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Tech Industry

Tech workers seeing smaller raises

After years of double-digit increases, some IT professionals' salaries are not even keeping up with inflation, new research says.

    Gone are the days of double-digit raises for technology workers. Nowadays, some tech wages aren't even keeping up with inflation.

    Salary increases for information-technology professionals in several tech hubs during the second quarter averaged less than 1 percent, according to a survey released Tuesday.

    Matrix Resources, an Atlanta-based staffing company for permanent and temporary tech workers, determined that wages increased a scant 0.85 percent for tech workers in Atlanta, Dallas, Phoenix and North Carolina's Research Triangle Park. The research did not include tech workers in super concentrated tech hubs such as California's Silicon Valley, Seattle or Boston, where wages tend to surpass those of their colleagues in other parts of the country.

    Researchers said the news was grim, at least for workers. The 0.85 percent boost is even slower than the 1 percent increase tech workers received in the first quarter. It adjusts to an annual salary growth rate of 3.4 percent.

    By contrast, consumer prices rose at a seasonally adjusted annual rate of 3.7 percent in the second quarter and a 4 percent rate in the first three months of 2001, according to the most recent statistics from the Bureau of Labor Statistics. That means that tech workers who receive the average salary boost in the geographic districts measured in the survey are not keeping up with increases in the cost of living.

    But the survey may be good news for employers, who bemoaned that the salaries of tech workers in the late 1990s got out of control. Many complained that they had to offer workers huge bonuses and raises in order to buy their loyalty, and others claimed that the high salaries and numerous job offers led tech workers to become downright rude.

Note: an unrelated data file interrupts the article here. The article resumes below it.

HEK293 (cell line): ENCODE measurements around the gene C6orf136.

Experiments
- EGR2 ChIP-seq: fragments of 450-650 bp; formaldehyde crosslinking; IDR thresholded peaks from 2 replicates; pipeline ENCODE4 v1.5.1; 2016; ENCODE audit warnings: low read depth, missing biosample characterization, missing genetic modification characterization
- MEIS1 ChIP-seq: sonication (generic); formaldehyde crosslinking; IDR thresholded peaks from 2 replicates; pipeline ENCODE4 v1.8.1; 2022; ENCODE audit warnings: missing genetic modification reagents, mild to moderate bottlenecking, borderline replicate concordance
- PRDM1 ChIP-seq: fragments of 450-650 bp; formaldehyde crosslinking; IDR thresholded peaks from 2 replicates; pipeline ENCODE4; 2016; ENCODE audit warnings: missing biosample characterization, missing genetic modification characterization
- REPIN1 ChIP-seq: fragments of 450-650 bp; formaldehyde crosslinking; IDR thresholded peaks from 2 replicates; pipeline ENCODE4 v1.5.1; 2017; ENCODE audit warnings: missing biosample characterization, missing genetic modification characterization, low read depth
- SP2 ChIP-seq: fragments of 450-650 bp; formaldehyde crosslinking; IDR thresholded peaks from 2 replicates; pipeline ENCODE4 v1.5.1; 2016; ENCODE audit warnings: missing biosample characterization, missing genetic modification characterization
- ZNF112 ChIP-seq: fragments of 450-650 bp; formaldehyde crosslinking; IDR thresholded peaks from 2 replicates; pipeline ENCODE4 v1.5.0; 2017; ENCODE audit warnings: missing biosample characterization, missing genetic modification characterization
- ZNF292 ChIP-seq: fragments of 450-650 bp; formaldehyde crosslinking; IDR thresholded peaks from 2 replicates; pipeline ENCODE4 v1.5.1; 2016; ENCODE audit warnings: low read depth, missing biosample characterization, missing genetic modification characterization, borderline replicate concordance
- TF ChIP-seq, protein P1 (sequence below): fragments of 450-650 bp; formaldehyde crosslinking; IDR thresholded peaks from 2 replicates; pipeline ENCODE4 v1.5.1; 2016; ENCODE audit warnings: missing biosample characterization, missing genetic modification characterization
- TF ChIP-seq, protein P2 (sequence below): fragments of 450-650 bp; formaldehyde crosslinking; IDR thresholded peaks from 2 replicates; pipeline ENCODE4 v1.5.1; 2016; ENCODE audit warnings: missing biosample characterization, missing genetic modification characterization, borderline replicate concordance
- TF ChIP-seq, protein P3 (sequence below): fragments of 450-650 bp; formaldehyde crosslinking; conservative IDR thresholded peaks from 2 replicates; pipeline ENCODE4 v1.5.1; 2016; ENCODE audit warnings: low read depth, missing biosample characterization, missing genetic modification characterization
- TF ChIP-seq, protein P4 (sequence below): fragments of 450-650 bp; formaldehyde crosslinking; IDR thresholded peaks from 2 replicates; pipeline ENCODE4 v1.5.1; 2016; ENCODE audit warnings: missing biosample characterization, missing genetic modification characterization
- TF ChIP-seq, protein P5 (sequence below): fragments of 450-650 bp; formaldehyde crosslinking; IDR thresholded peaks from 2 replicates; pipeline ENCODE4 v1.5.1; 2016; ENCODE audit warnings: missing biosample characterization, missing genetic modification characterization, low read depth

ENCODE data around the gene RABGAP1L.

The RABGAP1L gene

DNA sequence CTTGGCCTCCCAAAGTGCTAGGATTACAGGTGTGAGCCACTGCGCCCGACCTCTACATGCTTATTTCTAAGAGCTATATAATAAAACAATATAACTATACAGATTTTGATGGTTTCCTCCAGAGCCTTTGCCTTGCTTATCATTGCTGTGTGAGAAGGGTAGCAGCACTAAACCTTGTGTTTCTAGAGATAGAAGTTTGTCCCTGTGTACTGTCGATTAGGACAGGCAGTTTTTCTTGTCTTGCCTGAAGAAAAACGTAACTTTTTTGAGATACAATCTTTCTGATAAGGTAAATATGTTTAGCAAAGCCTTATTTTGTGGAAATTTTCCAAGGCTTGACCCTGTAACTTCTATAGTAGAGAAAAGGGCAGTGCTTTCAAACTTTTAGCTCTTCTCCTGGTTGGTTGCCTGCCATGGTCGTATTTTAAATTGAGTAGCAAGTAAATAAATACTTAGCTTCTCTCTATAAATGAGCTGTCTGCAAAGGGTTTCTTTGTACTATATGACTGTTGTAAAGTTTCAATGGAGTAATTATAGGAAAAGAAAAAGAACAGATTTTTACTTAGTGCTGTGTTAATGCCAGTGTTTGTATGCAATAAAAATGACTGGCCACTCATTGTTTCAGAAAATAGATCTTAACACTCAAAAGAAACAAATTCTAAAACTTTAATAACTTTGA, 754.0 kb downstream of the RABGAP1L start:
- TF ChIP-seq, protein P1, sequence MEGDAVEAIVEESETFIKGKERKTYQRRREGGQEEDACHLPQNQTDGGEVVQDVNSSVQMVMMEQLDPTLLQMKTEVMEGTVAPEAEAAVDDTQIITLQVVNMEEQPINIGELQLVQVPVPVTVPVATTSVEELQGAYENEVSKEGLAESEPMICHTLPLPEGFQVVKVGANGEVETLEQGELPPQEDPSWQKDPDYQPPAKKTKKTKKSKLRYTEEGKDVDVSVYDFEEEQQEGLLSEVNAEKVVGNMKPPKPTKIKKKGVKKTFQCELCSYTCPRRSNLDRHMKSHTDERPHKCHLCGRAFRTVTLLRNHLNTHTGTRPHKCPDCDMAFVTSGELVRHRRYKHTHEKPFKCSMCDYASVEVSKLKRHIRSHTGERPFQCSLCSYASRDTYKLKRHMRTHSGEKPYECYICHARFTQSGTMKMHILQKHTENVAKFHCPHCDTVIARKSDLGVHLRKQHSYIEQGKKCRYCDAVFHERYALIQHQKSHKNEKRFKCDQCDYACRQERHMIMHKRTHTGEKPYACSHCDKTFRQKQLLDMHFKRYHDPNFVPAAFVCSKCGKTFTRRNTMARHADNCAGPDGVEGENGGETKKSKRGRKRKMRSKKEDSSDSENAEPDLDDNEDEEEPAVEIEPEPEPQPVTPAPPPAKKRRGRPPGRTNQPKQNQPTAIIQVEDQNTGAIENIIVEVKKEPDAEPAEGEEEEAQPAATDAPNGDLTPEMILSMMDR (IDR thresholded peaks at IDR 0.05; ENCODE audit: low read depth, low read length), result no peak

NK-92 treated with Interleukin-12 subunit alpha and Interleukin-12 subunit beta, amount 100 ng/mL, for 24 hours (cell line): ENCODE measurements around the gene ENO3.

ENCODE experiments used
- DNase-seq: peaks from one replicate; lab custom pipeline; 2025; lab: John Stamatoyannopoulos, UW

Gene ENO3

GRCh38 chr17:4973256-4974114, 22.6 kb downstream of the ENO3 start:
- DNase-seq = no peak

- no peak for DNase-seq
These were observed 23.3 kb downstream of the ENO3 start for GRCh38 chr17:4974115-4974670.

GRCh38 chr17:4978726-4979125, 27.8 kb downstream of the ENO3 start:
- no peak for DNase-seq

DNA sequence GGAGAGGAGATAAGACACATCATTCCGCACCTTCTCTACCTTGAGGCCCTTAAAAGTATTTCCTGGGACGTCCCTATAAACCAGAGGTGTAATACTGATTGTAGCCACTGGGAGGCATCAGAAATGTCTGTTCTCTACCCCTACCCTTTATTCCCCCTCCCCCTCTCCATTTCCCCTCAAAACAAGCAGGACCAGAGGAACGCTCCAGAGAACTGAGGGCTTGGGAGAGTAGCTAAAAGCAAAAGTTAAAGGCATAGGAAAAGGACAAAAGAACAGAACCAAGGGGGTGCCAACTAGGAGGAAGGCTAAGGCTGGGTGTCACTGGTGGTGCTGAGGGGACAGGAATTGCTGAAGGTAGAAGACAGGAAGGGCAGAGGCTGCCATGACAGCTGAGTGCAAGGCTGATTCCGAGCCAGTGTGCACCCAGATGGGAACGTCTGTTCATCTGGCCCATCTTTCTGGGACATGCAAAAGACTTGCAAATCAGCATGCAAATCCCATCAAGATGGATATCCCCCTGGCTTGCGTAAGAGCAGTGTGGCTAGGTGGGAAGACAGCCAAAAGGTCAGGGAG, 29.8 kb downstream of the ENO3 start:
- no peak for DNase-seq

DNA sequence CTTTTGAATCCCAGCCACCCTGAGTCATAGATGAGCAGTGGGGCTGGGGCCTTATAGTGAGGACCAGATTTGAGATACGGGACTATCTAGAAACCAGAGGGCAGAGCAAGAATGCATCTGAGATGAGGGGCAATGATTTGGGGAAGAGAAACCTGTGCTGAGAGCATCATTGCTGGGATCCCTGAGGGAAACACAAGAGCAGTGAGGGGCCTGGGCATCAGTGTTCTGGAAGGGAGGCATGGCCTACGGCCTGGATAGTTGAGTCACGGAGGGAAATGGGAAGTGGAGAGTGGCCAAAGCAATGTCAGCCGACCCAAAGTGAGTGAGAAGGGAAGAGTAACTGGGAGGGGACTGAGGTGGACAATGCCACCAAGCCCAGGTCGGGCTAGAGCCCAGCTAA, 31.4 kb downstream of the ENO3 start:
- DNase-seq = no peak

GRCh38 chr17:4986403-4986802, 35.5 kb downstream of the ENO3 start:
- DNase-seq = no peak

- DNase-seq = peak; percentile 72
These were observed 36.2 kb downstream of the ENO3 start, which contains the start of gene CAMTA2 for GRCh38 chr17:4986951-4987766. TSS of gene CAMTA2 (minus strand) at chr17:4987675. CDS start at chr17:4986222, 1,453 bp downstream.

Now the tide may be turning back to employers, said Shannon Brandon, president of field operations for Matrix.

    "IT hiring managers have regained control of salaries," Brandon said. "That's partly due to the numerous layoffs as well as the slowed economy. The bigger challenge facing hiring managers today is to effectively screen through resumes to uncover the most qualified workers, especially those with specific experience or some specialized skill sets."

    The biggest winners in the four geographic markets measured were quality assurance managers, telecom managers and quality assurance analysts. They saw the highest pay increases during the second quarter--though even their salary boosts were moderate.

    Salaries for quality assurance managers increased by 1.8 percent, for an average of $90,059. Salaries for telecom managers increased by 1.7 percent, for an average of $81,615. Salaries for quality assurance analysts increased 1.5 percent, for an average salary of $66,494.